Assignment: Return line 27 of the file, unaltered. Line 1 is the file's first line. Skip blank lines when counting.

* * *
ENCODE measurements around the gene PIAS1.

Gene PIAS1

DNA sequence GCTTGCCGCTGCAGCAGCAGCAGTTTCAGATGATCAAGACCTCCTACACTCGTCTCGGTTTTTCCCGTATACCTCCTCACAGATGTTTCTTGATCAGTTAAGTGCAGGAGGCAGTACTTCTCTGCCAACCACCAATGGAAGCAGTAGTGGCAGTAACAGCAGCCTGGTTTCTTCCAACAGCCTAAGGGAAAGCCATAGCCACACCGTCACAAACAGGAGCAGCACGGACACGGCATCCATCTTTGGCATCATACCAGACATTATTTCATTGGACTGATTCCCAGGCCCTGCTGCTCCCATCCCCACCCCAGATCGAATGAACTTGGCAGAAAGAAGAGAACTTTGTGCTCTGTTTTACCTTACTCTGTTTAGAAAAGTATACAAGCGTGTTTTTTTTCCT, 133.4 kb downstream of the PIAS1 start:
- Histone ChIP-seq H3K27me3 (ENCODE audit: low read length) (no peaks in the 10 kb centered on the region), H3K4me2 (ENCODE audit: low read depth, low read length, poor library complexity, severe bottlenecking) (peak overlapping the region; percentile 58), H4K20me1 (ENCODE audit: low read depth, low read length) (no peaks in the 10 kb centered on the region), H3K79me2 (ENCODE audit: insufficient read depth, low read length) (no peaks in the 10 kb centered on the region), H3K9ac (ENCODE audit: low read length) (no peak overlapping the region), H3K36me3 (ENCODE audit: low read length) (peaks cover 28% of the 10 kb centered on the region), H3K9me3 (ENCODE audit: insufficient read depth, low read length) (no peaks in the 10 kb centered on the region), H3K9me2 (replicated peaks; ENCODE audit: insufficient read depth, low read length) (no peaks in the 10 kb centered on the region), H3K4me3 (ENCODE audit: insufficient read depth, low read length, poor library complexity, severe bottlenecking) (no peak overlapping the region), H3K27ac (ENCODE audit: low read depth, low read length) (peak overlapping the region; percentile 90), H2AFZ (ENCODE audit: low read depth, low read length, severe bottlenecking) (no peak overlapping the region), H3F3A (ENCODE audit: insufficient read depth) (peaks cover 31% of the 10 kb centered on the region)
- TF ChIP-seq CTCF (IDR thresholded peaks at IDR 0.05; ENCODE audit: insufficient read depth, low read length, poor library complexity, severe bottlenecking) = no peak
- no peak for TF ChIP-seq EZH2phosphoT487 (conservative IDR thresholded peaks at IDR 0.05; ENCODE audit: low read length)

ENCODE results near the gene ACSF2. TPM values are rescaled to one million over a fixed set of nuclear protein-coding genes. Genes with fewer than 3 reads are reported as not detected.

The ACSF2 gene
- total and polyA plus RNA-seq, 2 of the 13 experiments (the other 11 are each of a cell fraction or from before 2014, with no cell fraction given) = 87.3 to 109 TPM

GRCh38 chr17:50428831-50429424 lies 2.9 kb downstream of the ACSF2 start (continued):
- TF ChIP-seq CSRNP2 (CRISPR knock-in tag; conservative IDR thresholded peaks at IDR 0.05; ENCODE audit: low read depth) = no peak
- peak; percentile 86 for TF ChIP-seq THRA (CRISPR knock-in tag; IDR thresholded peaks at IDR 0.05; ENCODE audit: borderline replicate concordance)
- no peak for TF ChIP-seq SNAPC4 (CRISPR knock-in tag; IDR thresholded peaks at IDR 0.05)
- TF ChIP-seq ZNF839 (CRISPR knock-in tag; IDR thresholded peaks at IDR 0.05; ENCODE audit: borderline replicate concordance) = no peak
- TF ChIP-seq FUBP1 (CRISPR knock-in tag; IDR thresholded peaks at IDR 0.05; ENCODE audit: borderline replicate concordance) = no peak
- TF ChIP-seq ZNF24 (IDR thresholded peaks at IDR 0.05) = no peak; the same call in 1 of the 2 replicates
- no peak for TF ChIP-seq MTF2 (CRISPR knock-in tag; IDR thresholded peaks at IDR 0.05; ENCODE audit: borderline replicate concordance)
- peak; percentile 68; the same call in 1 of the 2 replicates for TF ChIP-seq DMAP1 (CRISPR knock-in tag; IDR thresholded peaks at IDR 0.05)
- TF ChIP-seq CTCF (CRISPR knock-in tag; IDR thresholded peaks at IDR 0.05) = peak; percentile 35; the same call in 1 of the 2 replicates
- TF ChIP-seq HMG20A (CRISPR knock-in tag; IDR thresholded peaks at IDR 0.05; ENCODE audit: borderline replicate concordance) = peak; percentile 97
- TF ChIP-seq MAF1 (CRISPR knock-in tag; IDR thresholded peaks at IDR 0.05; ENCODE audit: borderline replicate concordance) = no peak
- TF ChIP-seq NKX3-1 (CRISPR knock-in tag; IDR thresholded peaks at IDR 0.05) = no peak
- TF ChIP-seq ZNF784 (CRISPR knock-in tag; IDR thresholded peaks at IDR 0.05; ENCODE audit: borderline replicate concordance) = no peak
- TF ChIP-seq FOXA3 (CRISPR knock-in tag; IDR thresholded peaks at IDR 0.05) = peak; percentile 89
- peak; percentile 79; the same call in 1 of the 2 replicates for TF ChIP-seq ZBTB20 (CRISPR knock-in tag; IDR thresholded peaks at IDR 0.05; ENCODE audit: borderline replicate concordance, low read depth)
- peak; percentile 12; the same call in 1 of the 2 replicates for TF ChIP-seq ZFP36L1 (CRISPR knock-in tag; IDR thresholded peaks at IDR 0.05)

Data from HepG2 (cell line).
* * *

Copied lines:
Data from HepG2 (cell line).